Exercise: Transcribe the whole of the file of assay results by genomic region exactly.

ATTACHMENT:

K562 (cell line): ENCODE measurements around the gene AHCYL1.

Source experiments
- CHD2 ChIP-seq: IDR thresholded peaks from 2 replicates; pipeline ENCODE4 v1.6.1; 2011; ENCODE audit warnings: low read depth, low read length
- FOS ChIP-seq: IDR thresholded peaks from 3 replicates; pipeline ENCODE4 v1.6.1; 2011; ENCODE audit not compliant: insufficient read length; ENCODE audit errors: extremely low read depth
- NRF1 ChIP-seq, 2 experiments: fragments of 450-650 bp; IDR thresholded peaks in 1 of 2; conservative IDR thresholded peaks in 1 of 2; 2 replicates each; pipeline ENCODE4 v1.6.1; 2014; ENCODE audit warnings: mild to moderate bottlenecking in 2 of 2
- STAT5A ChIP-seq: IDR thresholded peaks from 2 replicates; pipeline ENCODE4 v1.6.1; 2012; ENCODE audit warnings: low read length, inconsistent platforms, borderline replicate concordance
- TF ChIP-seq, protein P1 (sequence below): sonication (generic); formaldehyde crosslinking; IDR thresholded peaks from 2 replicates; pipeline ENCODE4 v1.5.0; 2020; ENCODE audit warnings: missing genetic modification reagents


K562 (cell line): ENCODE measurements around the gene AHCYL1.

Source experiments
- CHD2 ChIP-seq: IDR thresholded peaks from 2 replicates; pipeline ENCODE4 v1.6.1; 2011; ENCODE audit warnings: low read depth, low read length
- FOS ChIP-seq: IDR thresholded peaks from 3 replicates; pipeline ENCODE4 v1.6.1; 2011; ENCODE audit not compliant: insufficient read length; ENCODE audit errors: extremely low read depth
- NRF1 ChIP-seq, 2 experiments: fragments of 450-650 bp; IDR thresholded peaks in 1 of 2; conservative IDR thresholded peaks in 1 of 2; 2 replicates each; pipeline ENCODE4 v1.6.1; 2014; ENCODE audit warnings: mild to moderate bottlenecking in 2 of 2
- STAT5A ChIP-seq: IDR thresholded peaks from 2 replicates; pipeline ENCODE4 v1.6.1; 2012; ENCODE audit warnings: low read length, inconsistent platforms, borderline replicate concordance
- TF ChIP-seq, protein P1 (sequence below): sonication (generic); formaldehyde crosslinking; IDR thresholded peaks from 2 replicates; pipeline ENCODE4 v1.5.0; 2020; ENCODE audit warnings: missing genetic modification reagents